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Fireflies blink in sync to attract females

Why do large groups of fireflies produce rhythmic, repeated flashes in unison - sometimes lighting up a whole forest at once. Believe it or not, it is to attract the females!

world Updated: Jul 11, 2010 08:05 IST

Why do large groups of fireflies produce rhythmic, repeated flashes in unison - sometimes lighting up a whole forest at once. Believe it or not, it is to attract the females!

Fireflies - a type of beetle - produce bioluminescence as mating tool. Males display a species-specific pattern of flashes while cruising through the air, looking for females.

These patterns consist of one or more flashes, followed by a characteristic pause, during which female fireflies will produce a single response flash if they spot a suitable male, reports Science magazine.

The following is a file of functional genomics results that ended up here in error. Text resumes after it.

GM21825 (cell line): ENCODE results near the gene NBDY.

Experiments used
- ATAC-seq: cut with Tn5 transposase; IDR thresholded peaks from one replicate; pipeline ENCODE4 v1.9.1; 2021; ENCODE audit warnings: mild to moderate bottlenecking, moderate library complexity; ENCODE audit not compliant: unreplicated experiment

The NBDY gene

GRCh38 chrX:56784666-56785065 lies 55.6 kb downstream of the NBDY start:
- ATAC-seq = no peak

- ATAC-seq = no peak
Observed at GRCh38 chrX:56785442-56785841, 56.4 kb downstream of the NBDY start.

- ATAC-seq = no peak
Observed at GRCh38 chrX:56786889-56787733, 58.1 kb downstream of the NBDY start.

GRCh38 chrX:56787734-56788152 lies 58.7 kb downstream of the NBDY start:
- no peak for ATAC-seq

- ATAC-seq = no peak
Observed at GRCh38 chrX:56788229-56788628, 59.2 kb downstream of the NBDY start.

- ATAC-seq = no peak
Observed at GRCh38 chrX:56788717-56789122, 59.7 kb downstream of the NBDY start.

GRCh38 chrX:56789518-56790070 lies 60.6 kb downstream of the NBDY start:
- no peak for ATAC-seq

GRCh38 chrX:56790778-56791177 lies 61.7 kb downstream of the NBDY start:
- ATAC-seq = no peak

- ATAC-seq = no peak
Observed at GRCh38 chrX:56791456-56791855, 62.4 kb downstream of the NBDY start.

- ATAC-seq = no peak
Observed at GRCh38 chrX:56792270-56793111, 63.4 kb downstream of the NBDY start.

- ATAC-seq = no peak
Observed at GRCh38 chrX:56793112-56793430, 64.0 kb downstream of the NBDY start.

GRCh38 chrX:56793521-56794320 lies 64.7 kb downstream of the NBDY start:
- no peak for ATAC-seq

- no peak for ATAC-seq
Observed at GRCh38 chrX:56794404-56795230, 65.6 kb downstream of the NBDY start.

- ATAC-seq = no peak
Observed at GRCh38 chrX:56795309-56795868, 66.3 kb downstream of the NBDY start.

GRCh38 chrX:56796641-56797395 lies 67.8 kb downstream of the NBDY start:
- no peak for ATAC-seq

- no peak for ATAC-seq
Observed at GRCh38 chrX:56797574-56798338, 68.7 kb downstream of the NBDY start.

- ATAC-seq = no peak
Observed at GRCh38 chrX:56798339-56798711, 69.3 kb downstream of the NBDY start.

Study co-authors, Andrew Moiseff of the University of Connecticut and Jonathan Copeland of Georgia Southern University, tested the idea that the males of these species synchronise to facilitate the females' ability to recognise the particular flashing pattern of their own species.

Their results showed that females responded more than 80 percent of the time to flashes that were in perfect or in near-perfect unison.

But when the flashes were out of synch, the females' response rate was 10 percent or less.

Of the roughly 2,000 species of fireflies worldwide, scientists estimate about one percent synchronise their flashes over large areas, says a University of Connecticut release.